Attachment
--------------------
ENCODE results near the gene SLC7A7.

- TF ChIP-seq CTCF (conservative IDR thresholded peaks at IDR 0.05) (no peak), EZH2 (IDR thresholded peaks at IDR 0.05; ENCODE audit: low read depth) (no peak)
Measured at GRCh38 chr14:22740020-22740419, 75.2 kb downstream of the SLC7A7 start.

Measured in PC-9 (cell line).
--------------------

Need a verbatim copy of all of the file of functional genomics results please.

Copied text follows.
ENCODE results near the gene SLC7A7.

- TF ChIP-seq CTCF (conservative IDR thresholded peaks at IDR 0.05) (no peak), EZH2 (IDR thresholded peaks at IDR 0.05; ENCODE audit: low read depth) (no peak)
Measured at GRCh38 chr14:22740020-22740419, 75.2 kb downstream of the SLC7A7 start.

Measured in PC-9 (cell line).